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Tolumnia Golden Sunset
A Growing Legacy


Taken from the June 2001 issue of Orchids Magazine

 

 

Tolu. Golden Sunset
'Malcolm', AM/AOS
Tolu. Golden Sunset
'Ruth Simpson', AM/AOS
Tolu. Golden Sunset
'Sonoma', AM/AOS
Tolu. Golden Sunset
'Sunkissed', HCC/AOS

ABOVE: Four clones of Tolumnia Golden Sunset that illustrate the dramatic variation in this grex.


Mention Tolumnia (Equitant Oncidium) hybrids and an immediate association is Tolumnia Golden Sunset, one of the most delightful Tolumnia hybrids produced over the past 60 years. The year 2000 marked the 25th anniversary of the registration of this grex, and these 25 years have given breeders and aficionados alike an excellent perspective from which to judge its success or failure. Has it emerged as a standard of excellence? Does it have recognized value in breeding? Is it an enduring example of quality?

History

In the early 1950s, the legendary W.W. Goodale Moir of Hawaii pioneered Tolumnia breeding when he began crossing the species he had collected on his business trips to the West Indies. The first 25 years of activity was dominated by his efforts. By the 1970s the potential he was coaxing out of "Moir's weeds," as they were called, encouraged others to join the pursuit. The most active of these were Richard and Stella Mizuta and Robert and Susan Perreira, also of Hawaii. The foundation Moir had painstakingly laid was about to bear fruit. Tolumnia Golden Sunset (Stanley Smith x Tiny Tim) was made by the Perreiras, and registered by Francis Aisaka in 1975. It is a fairly simple hybrid that combined four of the five species Moir believed to be the most significant in Tolumnia breeding: Tolu. pulchella contributed its genes for pink color, large size, full shape and good presentation on a long, often branching inflorescence. Tolu. triquetra supplied the potential for spots and assorted patterns, and a compact plant habit. It also offered shortening of the inflorescence as well as its propensity to branch. And Tolu.guianensis (formerly called Onc. desertorum, filled out the petal shape, enhancing overall roundness of the flowers. Tolu. urophylla offered its yellow color, good size and rather expanded lip.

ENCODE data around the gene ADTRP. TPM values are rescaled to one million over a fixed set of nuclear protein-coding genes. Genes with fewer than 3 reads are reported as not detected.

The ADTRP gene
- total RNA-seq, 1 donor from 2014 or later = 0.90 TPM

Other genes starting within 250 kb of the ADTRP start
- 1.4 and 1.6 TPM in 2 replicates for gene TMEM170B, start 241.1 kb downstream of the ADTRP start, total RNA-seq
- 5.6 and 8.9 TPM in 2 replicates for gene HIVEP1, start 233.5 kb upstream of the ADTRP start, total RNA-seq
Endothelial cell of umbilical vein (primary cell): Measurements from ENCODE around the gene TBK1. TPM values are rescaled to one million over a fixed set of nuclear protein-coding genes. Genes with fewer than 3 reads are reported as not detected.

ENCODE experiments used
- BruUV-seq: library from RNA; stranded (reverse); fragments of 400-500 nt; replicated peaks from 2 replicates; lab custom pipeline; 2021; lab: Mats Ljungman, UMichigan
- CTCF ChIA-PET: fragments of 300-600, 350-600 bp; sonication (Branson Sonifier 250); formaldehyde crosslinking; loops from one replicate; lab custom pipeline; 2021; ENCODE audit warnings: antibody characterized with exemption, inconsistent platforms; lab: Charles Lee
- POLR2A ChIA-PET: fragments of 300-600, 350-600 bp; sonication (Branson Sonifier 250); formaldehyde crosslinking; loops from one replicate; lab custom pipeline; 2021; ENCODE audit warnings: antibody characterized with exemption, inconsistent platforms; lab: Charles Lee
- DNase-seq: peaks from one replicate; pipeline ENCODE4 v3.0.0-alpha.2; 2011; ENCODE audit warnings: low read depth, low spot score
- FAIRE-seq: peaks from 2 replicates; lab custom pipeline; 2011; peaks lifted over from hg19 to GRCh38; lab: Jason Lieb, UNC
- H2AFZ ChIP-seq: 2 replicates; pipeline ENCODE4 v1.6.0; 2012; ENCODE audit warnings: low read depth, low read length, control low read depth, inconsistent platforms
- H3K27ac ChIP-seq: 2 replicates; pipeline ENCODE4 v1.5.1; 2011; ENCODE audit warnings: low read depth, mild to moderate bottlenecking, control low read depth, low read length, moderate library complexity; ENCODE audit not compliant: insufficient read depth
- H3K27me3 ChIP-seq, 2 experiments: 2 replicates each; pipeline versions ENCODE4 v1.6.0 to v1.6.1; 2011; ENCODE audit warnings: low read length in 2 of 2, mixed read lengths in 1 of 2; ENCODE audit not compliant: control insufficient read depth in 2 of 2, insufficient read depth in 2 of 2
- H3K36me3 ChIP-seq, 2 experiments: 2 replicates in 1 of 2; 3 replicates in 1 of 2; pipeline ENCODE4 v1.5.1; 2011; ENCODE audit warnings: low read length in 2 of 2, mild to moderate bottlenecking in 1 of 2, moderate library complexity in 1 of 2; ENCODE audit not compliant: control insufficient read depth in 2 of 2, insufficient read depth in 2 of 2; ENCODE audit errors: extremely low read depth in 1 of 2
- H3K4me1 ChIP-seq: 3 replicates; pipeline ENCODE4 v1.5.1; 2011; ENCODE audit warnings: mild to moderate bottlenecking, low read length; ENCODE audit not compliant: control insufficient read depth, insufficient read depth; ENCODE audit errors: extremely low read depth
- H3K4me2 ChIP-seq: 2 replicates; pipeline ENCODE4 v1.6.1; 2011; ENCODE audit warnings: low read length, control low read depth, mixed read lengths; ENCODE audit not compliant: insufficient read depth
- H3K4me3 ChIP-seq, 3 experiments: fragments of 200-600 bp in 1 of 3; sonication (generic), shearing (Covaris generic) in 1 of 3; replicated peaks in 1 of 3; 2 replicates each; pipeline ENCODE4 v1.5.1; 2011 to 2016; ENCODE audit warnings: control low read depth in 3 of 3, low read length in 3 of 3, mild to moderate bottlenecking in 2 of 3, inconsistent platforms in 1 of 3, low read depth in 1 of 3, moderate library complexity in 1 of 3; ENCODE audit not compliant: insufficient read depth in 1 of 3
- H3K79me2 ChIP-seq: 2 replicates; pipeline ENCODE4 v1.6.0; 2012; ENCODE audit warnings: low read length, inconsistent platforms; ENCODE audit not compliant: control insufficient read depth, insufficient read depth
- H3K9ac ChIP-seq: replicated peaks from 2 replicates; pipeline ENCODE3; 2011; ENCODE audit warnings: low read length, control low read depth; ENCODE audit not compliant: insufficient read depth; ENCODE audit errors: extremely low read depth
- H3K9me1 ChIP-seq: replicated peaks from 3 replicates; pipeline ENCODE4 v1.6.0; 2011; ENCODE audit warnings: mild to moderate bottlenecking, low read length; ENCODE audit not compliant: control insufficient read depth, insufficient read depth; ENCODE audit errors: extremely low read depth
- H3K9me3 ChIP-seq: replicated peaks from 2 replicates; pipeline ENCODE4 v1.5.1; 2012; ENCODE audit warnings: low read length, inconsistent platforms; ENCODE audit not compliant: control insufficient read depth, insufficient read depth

It is of interest to note here that Moir considered this species one of the five cornerstone species in his breeding program, and no doubt it was, judging from his description of the clone he was most likely using: "A bigger variant ... we ... no longer possess ... though its 'blood' is surely to be found in the Golden Glow, a highly successful hybrid we produced." (Breeding Variegata Oncidiums, W.W. Goodale Moir and May Moir, 1980, page 27). His description of the clone and his reports of breeding results lead me to believe that he was dealing with a very select, perhaps polyploid, form. None of the average Tolu. urophylla I've seen or used in breeding have ever been that good or influential. To have had this clone in use by one of the most creative of hybridizers was fortuitous indeed.

The mix of these species seems to have been just about perfect, and their contributions are expressed in varying degrees across the many clones of Tolu. Golden Sunset, producing a remarkable variety of colors and patterns. This stunning variability has been Tolu. Golden Sunset's strongest asset.

 

Tolu. Seka 'Sun King', HCC-AM/AOS
(x Bauble)
Tolu. Stunner 'Crist Orchids', HCC/AOS
(x Valette)
Tolu. Dandy
'Sunrise', HCC/AOS (x triquetra)

ABOVE: Direct progeny of Tolumnia Golden Sunset show a diversity of colors.


Through 1980, 11 hybrids had been registered using Tolu. Golden Sunset as one parent, and Tolu. Golden Sunset itself had received 13 AOS quality awards. In 1982, Karen Miles and I assessed what we considered the three most promising tolumnias of the day; Tolu. Golden Sunset, Tolu. Rainbow and Tolu. Phyllis Hetfield (Three Super Oncidiums of the 1970s, AOS Bulletin, February 1982, pages 123-130). All three had exceptional clones that were being infused into the hybridizing programs in progress, and were producing promising offspring that were themselves receiving awards. All three had the potential for greatness. Only time would tell.

Some interesting surprises were reported five years later in 1987, in a retrospective of this trio (Three Super Oncidiums of the 1970s in Retrospect, AOS Bulletin, February 1988, pages 125-137). Spots and patterns were being produced with more certainty and less chance, color variety was broadening, even the palette seemed to be mixing interesting new hues and combinations. But it was also apparent that only one of these three grexes, Tolu. Golden Sunset. was pulling away from the pack.

Breeding activity of Tolu. Phyllis Hetfield and Tolu. Rainbow had declined, while that of Tolu. Golden Sunset had accelerated, no doubt fueled by the high-quality awardable offspring it was producing. Grexes like Tolu. Robsan, Tolu. Sniffen, and Tolu. Irene Gleason were proving quite capable of standing on their own credentials and going on to produce many fine progeny as well. With more than 40 AOS awards to its credit, Tolu. Golden Sunset was indeed emerging as a superior Tolumnia hybrid.